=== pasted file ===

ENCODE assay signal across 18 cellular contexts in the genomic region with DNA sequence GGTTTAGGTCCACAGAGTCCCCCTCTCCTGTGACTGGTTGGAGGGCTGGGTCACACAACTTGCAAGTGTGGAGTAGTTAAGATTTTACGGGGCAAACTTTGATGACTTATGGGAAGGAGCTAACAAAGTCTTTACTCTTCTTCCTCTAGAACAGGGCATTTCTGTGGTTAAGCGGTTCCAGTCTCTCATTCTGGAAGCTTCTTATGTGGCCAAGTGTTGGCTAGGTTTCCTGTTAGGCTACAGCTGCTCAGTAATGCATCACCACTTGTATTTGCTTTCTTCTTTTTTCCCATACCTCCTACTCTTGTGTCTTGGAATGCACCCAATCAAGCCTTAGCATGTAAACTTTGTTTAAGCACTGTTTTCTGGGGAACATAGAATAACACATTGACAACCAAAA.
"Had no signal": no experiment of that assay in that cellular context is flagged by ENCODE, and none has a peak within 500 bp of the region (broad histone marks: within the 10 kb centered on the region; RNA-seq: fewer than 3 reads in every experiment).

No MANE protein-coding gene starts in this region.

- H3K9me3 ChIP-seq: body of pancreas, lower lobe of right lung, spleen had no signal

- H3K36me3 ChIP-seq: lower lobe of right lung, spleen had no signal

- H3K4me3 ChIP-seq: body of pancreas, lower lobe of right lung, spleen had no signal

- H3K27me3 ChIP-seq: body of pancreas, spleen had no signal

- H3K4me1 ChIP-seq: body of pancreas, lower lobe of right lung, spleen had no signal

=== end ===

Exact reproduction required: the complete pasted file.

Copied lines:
ENCODE assay signal across 18 cellular contexts in the genomic region with DNA sequence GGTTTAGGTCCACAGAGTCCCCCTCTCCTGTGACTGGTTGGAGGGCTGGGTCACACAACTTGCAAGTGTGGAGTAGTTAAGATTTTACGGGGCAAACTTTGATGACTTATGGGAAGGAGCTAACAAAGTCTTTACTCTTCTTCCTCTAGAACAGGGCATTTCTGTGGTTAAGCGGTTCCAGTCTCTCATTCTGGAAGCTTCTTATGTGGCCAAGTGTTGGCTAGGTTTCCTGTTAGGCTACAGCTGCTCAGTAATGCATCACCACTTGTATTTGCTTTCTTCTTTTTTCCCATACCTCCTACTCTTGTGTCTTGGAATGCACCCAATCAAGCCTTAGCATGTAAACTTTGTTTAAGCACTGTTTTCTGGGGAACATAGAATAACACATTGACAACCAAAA.
"Had no signal": no experiment of that assay in that cellular context is flagged by ENCODE, and none has a peak within 500 bp of the region (broad histone marks: within the 10 kb centered on the region; RNA-seq: fewer than 3 reads in every experiment).

No MANE protein-coding gene starts in this region.

- H3K9me3 ChIP-seq: body of pancreas, lower lobe of right lung, spleen had no signal

- H3K36me3 ChIP-seq: lower lobe of right lung, spleen had no signal

- H3K4me3 ChIP-seq: body of pancreas, lower lobe of right lung, spleen had no signal

- H3K27me3 ChIP-seq: body of pancreas, spleen had no signal

- H3K4me1 ChIP-seq: body of pancreas, lower lobe of right lung, spleen had no signal